The rebuilding Seattle Mariners will have far fewer familiar faces on their opening roster when their season begins March 20 in Japan. Yet the oldest and most familiar face of them all, 45-year-old Ichiro Suzuki, is still expected to be there.
General manager Jerry Dipoto confirmed this week that the Mariners are planning to include Ichiro on their expanded opening day roster. That would give the baseball legend a chance to play one final time in his home country, while creating a dream scenario for newly signed pitcher Yusei Kikuchi, who grew up idolizing Ichiro in Japan.
“Ichi will be on our team when we go to Tokyo,” Dipoto told reporters at Kikuchi’s introductory news conference. “He’ll be an active player.”
Not retired yet
The Mariners began transitioning Ichiro into a front office role during the 2018 season. He appeared in just 15 games, with the final one coming on May 2 at Safeco Field. He finished the season with nine hits in 44 at-bats.
Despite what appeared to be a retirement as an active player, Ichiro insisted that was never the case. He always intended to play again in 2019. It seems the Mariners are intent on having him, perhaps even beyond what on the surface appears to be a goodwill gesture.
“We are still committed to the idea of developing this roster,” Dipoto added, courtesy of MLB.com. “Mitch Haniger is going to be our right fielder, Mallex Smith is going to play center field and Domingo Santana will be the primary left fielder. And we’ll find at-bats for Jay Bruce, whether they be in left field, DH or occasionally at first base.”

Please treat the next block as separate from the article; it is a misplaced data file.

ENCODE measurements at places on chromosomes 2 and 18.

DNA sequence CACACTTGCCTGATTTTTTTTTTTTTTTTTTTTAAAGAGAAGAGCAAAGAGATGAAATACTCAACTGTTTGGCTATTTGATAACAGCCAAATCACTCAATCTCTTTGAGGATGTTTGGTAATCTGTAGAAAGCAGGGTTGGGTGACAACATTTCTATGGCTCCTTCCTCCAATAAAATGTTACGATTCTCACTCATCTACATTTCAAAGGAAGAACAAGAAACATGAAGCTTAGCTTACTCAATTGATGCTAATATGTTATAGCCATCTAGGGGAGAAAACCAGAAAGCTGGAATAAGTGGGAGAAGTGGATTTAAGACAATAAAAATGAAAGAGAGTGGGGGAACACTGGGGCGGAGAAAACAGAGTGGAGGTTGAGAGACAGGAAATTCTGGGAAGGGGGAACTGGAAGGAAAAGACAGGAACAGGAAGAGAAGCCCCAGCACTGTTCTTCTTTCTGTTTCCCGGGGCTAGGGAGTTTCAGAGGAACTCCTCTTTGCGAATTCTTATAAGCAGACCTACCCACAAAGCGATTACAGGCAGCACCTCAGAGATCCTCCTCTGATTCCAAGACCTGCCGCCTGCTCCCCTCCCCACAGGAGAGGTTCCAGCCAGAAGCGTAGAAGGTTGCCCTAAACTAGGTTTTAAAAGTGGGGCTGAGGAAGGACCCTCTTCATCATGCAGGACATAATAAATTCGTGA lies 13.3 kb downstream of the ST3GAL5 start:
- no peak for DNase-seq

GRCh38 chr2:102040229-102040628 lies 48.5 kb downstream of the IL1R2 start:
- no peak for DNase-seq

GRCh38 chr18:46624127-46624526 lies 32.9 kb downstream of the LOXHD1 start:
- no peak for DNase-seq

“That’s the way we envision the 2019 season playing out. But one thing I’ve learned with Ichiro, first of all his preparation and focus is the best I’ve ever seen on any player I’ve ever encountered. His single-mindedness in achieving a goal is so real that I won’t put anything past him.”
The Mariners and Oakland Athletics will bring 28-man rosters with them for the season-opening series. That special exception is being made because of how far from home both teams will be. It gives both teams some roster flexibility in case of injury. In Seattle’s case, it makes it easier to find room for Ichiro.
Of course, Dipoto makes it sound as though Ichiro will not only be locked into the lineup for those two games, but perhaps battling for even more play time.
“Frankly if he rolls out in Tokyo and gets seven hits in two games, there’s a pretty good chance he’ll play a third game,” Dipoto said. “You have to adjust as you go. We’re not going to predetermine anything. We’ll give him the opportunity to come in and do what he does, and prepare the way he prepares.”
We wouldn’t put anything past Ichiro. He’s always been one of the game’s hardest workers. Beyond that, he’s probably forgotten more about hitting than most of us will ever know. He’ll be prepared. The question is whether the A’s will be prepared for him.
Ichiro’s inclusion would likely create a cherished moment for Yusei Kikuchi.
If Kikuchi shows well in spring training, it would be a shock if he didn’t serve as starting pitcher for one of Seattle’s games in Japan. If he had Ichiro backing him up, it would be a dream come true.
Kikuchi, who as of Thursday had yet to meet Ichiro, added that stepping on the field with Ichiro “will be a great moment.”
No one could deny that. Here’s hoping the Mariners dream scenario is able to play out.
More from Yahoo Sports:
• Ticket prices plummet for college football title game
• Steelers’ Brown responds to ex-teammate, calls him ‘Uncle Tom’
• Soaring TV ratings, streaming viewership an NFL bright spot
• Thamel: How Saban’s evolution changed Alabama